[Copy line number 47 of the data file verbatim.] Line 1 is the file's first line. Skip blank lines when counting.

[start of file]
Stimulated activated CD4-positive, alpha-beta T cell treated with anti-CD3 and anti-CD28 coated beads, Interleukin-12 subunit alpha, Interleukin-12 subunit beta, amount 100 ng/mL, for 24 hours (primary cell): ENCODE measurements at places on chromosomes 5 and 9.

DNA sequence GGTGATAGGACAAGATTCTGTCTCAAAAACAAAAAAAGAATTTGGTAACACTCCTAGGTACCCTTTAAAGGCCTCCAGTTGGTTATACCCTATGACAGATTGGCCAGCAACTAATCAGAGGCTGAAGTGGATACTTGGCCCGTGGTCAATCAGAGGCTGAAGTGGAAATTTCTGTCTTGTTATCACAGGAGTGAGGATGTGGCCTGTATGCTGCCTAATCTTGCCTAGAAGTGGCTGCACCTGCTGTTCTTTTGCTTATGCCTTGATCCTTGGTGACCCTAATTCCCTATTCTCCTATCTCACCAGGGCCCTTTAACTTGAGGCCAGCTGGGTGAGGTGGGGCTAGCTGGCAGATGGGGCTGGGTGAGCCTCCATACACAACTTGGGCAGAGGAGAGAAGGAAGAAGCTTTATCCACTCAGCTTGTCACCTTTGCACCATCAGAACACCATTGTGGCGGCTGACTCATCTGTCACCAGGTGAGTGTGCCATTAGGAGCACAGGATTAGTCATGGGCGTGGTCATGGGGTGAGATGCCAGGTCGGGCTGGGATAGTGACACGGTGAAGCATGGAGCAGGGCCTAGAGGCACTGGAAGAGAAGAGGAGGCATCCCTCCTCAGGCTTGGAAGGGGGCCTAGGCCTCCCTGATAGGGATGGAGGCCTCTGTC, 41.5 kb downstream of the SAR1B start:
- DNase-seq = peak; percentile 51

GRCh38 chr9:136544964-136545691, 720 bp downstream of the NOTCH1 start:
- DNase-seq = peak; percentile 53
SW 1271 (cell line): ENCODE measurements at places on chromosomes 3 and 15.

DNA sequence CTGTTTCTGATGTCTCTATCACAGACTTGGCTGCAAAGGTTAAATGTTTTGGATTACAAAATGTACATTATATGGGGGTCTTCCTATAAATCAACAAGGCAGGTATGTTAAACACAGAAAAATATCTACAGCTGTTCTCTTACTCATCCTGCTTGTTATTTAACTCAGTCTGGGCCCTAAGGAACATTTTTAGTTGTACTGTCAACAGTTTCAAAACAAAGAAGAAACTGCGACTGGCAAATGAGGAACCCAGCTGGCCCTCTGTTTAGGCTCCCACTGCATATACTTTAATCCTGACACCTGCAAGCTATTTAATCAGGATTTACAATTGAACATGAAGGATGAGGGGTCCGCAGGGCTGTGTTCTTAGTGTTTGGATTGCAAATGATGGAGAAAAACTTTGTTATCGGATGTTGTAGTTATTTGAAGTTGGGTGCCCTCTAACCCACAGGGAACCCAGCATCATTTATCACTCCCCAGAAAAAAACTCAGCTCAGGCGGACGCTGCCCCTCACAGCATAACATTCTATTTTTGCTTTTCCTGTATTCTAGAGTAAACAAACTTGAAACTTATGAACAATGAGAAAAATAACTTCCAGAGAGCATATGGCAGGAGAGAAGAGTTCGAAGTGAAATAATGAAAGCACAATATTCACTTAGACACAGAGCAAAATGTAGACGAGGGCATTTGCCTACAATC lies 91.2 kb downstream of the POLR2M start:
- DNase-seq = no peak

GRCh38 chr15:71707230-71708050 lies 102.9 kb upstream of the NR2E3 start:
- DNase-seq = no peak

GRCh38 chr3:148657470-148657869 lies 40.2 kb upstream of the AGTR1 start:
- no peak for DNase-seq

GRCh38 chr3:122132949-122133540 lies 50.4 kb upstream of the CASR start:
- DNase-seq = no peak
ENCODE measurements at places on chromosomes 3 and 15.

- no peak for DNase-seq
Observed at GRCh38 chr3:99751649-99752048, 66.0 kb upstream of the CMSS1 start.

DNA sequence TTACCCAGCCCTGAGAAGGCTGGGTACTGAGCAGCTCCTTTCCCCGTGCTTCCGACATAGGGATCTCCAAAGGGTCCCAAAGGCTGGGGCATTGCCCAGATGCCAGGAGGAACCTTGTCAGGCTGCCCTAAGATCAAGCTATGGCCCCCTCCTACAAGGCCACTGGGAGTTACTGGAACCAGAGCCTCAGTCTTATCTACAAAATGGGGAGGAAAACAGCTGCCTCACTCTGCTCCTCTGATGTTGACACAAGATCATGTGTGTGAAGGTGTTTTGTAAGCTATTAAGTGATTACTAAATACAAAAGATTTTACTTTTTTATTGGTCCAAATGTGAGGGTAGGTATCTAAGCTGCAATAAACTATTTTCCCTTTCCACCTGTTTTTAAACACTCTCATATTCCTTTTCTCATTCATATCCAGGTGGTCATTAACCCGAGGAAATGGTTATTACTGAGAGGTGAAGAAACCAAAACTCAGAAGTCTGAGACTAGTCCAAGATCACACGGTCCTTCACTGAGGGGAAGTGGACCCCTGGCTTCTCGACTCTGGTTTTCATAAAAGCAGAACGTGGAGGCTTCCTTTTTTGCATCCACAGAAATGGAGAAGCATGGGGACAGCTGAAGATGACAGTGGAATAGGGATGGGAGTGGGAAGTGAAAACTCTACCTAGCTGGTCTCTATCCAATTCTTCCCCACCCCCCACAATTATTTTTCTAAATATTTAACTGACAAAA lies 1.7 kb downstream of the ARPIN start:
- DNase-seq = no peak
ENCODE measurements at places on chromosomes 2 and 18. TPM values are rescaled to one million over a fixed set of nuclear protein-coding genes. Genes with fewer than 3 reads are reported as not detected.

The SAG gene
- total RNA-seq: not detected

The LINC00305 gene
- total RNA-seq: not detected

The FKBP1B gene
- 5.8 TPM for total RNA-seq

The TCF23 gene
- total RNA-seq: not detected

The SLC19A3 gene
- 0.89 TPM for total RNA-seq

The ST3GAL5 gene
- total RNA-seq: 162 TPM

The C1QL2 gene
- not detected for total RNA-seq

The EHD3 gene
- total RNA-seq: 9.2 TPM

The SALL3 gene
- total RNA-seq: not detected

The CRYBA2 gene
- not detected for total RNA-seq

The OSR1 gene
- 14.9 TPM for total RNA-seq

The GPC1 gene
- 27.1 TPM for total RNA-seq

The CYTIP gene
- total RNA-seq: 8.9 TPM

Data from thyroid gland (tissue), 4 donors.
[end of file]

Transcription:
Data from thyroid gland (tissue), 4 donors.